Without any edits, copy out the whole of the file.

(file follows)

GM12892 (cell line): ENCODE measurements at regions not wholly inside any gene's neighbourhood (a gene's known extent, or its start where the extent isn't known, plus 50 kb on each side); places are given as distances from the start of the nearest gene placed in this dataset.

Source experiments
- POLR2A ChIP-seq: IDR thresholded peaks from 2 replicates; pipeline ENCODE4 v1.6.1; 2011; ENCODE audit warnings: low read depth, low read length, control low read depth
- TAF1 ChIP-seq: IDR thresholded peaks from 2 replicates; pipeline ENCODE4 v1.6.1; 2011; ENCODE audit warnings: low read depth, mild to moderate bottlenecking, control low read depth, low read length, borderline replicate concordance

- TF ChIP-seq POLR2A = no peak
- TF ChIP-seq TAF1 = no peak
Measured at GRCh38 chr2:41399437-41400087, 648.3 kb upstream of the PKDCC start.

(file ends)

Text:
GM12892 (cell line): ENCODE measurements at regions not wholly inside any gene's neighbourhood (a gene's known extent, or its start where the extent isn't known, plus 50 kb on each side); places are given as distances from the start of the nearest gene placed in this dataset.

Source experiments
- POLR2A ChIP-seq: IDR thresholded peaks from 2 replicates; pipeline ENCODE4 v1.6.1; 2011; ENCODE audit warnings: low read depth, low read length, control low read depth
- TAF1 ChIP-seq: IDR thresholded peaks from 2 replicates; pipeline ENCODE4 v1.6.1; 2011; ENCODE audit warnings: low read depth, mild to moderate bottlenecking, control low read depth, low read length, borderline replicate concordance

- TF ChIP-seq POLR2A = no peak
- TF ChIP-seq TAF1 = no peak
Measured at GRCh38 chr2:41399437-41400087, 648.3 kb upstream of the PKDCC start.